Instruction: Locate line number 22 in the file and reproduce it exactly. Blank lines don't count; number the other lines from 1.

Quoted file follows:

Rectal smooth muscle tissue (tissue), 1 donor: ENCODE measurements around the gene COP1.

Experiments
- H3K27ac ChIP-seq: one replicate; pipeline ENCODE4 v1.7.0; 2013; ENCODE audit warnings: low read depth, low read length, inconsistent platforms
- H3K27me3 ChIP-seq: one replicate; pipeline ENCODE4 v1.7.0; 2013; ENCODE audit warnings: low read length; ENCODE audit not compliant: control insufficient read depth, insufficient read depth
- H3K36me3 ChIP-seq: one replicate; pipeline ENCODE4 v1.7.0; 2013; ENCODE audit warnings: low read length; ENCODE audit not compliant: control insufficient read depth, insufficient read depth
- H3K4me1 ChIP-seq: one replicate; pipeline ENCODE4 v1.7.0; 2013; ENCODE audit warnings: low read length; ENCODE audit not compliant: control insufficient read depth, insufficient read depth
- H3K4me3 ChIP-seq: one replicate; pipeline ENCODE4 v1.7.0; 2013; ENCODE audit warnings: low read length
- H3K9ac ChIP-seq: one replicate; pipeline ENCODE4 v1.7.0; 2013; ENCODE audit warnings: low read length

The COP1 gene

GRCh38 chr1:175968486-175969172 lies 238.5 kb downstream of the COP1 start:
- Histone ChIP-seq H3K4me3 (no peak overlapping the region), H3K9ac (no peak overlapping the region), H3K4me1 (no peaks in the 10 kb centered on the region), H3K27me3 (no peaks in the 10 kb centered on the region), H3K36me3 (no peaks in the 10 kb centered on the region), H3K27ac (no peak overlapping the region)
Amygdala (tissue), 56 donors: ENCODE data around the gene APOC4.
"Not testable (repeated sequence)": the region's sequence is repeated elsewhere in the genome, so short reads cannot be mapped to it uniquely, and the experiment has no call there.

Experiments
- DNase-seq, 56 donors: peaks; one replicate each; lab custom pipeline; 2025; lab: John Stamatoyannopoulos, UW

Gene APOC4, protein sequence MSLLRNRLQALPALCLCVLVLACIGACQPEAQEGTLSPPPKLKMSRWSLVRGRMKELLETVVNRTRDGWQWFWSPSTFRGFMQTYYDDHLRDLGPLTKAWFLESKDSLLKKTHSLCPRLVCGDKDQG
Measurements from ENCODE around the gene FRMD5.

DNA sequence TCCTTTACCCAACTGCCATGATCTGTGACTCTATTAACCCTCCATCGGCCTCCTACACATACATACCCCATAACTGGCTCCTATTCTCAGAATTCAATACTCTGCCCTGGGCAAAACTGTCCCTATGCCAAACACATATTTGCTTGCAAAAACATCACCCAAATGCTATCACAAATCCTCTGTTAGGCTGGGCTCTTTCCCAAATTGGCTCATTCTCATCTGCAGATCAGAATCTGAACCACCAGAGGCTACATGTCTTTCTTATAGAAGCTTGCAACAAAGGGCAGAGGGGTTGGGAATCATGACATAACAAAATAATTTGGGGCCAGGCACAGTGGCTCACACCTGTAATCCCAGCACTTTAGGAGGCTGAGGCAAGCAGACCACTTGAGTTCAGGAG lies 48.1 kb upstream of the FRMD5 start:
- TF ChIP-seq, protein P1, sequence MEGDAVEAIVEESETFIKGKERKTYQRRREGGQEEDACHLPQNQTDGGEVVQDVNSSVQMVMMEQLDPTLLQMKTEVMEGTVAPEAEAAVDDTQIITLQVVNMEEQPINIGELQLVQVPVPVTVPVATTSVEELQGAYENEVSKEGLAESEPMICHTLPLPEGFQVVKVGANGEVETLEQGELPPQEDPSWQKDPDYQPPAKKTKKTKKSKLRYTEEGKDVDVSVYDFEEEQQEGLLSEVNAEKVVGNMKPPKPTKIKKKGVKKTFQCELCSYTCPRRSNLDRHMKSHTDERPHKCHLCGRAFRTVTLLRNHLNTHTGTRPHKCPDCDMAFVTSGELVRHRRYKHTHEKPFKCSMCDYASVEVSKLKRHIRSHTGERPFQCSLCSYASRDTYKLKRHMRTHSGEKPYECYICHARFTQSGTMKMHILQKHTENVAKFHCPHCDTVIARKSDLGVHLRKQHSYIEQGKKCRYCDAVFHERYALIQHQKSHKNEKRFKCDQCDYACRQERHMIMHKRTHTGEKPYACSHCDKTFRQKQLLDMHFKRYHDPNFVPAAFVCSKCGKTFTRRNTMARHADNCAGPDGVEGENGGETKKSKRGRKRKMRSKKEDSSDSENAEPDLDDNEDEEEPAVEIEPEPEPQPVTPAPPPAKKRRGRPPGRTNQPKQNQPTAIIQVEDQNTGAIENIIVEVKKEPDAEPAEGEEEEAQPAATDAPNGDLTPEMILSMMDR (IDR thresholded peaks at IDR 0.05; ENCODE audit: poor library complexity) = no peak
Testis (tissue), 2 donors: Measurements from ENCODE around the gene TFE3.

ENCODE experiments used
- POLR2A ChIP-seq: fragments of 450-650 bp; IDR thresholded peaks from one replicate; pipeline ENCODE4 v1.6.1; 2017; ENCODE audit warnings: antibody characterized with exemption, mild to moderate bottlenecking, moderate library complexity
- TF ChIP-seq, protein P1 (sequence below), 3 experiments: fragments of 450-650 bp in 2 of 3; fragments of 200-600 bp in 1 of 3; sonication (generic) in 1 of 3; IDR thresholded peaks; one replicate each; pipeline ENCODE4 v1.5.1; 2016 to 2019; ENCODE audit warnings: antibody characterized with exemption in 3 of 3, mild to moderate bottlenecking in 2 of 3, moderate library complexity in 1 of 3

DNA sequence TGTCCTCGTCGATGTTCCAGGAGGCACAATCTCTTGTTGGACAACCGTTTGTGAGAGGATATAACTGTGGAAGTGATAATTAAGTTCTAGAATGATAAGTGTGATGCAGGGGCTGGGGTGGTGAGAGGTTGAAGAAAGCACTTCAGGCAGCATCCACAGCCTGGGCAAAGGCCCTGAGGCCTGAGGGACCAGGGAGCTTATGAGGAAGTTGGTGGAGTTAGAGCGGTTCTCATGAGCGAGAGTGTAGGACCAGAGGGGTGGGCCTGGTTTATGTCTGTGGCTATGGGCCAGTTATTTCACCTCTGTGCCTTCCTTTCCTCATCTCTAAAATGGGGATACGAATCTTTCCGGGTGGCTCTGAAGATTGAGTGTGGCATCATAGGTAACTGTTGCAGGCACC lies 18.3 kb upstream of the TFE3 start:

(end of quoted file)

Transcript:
- POLR2A ChIP-seq: fragments of 450-650 bp; IDR thresholded peaks from one replicate; pipeline ENCODE4 v1.6.1; 2017; ENCODE audit warnings: antibody characterized with exemption, mild to moderate bottlenecking, moderate library complexity